SAN JOSE (Ivanhoe Newswire) –How much do you know about space? There are eight planets in our solar system, but the counting doesn’t stop there. Astronomers have confirmed detection of over 500 others outside our solar system and the count continues! We talked to one woman whose mission is to find other planets and other answers.
Natalie Batalha doesn’t have any ordinary job. Her job is to find answers to some of life’s most daunting questions.
Batalha is an astronomer in charge of NASA’s Kepler mission- to find exoplanets or planets outside the solar system.
“We want to find planets about the size of the earth that could potentially harbor life—planets that are habitable,” Natalie Batalha, Deputy Science director of NASA’s Kepler mission, told Ivanhoe.
Batalha and her team are keeping a close watch on over 700 stars using a photometer, which measures a star’s brightness. These stars are the best and brightest candidates for revealing more exoplanets, so scientists watch to see if any of them get brighter or dimmer.
“If you have 10,000 light bulbs and you take away just one, that is the change in brightness that you are trying to measure,” Batalha said.
A telescope counts photons every 30 minutes for each one of those 150,000 stars. After they track down a new planet, scientists will then figure out if it contains oxygen and water, and the size and temperature, which are all keys for life.
“If I had to share my guess I think that they are going to turn out to be common, but who knows, we don’t know yet,” Batalha said.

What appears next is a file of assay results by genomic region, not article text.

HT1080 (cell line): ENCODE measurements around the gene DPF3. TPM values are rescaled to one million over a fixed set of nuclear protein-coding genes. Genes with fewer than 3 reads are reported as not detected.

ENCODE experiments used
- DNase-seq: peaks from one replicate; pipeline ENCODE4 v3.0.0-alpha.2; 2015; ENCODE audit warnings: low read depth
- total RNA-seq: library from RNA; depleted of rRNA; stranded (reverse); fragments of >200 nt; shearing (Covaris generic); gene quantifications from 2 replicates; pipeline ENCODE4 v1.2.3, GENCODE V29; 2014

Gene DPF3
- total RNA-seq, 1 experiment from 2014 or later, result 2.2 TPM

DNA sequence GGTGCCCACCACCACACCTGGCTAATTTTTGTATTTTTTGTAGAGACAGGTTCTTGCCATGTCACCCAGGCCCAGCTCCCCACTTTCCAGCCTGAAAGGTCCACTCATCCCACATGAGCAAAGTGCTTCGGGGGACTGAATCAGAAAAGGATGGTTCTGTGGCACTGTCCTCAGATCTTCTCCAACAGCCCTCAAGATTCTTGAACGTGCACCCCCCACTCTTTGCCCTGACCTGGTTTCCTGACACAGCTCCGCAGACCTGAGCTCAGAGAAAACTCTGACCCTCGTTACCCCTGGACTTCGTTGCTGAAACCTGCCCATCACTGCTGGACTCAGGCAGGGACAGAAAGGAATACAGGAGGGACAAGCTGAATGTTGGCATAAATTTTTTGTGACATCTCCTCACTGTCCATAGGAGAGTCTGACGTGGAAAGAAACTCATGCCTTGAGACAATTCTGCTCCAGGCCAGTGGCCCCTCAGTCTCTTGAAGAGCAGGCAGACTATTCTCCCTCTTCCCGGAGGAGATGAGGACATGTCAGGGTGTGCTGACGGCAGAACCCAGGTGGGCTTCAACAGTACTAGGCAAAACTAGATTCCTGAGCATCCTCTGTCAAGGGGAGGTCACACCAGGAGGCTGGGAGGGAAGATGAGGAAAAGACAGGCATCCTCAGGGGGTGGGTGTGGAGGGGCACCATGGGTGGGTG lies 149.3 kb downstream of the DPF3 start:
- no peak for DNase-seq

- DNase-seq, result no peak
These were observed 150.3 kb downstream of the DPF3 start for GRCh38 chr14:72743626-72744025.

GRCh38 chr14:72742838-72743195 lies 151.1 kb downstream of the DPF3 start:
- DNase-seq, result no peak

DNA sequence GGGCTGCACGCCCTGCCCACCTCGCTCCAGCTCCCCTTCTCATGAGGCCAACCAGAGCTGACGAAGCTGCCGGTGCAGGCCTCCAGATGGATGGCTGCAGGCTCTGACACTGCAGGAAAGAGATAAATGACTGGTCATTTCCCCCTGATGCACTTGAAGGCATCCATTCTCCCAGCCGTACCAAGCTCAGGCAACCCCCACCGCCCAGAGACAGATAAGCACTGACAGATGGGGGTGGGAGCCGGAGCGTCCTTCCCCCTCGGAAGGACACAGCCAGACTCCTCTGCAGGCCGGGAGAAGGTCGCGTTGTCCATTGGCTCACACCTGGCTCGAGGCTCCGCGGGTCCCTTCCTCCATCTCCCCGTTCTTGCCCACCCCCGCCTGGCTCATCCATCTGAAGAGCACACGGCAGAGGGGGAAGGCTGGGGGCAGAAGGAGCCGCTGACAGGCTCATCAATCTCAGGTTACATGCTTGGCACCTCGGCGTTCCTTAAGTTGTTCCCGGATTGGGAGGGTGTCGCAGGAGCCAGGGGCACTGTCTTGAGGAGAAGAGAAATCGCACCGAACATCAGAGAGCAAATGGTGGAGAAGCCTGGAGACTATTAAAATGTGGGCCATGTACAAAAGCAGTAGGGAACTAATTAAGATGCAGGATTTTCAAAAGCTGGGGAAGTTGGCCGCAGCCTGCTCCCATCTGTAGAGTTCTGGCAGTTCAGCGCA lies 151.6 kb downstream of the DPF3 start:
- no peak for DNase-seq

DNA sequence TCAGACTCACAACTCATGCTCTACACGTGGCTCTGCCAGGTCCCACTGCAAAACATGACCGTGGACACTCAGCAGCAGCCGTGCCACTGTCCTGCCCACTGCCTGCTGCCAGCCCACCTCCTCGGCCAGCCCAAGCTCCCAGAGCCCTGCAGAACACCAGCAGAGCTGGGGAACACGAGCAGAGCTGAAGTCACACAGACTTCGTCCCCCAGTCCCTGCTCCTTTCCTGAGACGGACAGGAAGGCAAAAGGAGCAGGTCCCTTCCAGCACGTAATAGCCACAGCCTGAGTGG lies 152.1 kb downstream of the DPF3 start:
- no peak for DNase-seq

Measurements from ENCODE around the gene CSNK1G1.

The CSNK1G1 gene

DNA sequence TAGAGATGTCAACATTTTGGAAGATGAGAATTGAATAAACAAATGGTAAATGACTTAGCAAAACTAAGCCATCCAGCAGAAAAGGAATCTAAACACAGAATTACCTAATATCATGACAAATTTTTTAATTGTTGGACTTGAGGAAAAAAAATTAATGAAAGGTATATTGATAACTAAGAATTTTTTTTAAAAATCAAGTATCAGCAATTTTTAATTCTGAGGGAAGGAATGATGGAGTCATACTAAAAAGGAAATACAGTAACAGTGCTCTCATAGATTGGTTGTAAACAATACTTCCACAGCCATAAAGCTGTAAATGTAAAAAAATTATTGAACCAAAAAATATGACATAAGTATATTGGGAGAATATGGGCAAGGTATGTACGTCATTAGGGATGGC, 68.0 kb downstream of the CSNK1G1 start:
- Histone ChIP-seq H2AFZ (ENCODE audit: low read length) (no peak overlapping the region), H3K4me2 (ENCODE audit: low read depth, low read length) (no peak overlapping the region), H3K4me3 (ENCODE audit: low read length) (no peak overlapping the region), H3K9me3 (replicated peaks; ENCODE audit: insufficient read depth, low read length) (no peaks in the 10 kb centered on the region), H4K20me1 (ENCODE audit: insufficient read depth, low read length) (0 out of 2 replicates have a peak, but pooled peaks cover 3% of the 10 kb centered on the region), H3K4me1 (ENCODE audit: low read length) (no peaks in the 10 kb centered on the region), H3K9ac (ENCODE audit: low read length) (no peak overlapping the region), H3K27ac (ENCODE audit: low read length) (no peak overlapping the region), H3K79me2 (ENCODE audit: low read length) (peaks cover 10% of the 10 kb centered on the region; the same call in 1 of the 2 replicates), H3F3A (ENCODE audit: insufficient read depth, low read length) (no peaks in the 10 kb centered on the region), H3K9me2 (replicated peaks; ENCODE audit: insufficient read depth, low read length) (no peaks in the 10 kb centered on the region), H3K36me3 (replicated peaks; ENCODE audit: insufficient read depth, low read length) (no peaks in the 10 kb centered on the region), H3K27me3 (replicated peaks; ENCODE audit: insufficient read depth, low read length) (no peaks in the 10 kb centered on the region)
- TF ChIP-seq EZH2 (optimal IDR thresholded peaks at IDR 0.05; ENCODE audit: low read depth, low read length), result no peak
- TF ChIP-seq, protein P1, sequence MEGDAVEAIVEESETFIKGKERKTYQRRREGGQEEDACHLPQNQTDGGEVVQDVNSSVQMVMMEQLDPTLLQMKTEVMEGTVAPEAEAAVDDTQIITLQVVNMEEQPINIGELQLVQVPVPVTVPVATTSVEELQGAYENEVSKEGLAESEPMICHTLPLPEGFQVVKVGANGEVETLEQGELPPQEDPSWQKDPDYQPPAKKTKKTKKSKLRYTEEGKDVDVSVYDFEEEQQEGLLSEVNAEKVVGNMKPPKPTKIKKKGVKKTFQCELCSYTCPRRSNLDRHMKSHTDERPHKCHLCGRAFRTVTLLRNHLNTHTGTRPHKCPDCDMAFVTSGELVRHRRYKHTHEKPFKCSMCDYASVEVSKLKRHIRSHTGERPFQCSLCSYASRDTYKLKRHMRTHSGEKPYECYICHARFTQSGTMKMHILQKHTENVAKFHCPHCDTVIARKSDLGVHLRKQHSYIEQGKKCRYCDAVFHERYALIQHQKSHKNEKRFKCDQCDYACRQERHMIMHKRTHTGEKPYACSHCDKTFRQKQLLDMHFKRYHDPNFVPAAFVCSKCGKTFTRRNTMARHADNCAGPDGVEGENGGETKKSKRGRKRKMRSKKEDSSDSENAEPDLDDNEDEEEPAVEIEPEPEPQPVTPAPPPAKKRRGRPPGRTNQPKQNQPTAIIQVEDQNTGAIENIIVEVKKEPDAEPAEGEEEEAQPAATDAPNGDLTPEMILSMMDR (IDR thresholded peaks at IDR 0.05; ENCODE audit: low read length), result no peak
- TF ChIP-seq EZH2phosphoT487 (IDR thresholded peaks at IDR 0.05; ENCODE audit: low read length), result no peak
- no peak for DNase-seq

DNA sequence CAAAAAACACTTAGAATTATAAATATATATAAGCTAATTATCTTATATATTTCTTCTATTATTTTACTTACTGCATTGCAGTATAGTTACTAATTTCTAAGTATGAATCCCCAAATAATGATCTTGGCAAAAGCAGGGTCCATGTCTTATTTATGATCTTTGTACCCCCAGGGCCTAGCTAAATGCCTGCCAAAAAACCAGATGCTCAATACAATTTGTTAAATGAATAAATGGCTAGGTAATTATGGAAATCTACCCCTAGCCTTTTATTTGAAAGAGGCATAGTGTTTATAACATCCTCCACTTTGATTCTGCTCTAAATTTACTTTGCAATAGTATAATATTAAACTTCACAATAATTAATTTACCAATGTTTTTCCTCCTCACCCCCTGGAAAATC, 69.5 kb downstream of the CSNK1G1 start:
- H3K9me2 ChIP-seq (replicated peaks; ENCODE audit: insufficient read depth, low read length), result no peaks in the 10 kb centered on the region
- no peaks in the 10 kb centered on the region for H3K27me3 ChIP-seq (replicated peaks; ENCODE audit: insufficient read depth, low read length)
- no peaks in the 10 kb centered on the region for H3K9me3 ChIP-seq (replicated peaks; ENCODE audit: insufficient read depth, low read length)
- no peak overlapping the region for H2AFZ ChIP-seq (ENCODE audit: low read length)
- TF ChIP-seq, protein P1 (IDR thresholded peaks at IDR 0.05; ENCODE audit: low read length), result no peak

But we may be closer to knowing than ever before.
“This project excites me because we are discovering new worlds, right? But more importantly, it motivates me and inspires me because we are trying to answer a very fundamental question that human beings have been trying to answer for a very long time, and that is ‘are we alone in our galaxy’,” Batalha added.
What do you think? Whatever the answer, it’s sure to be one that’s out of this world.
This type of research could not be done before the Kepler mission. Even the Hubble space telescope did not look at a big enough view of space to get a good glimpse of possible planets. Just last year, a team of planet hunters at the University of California, Santa Cruz discovered a planet three times the size of earth, and there is the possibility that there is water on it. If confirmed, this would be the most earth-like exoplanet yet discovered.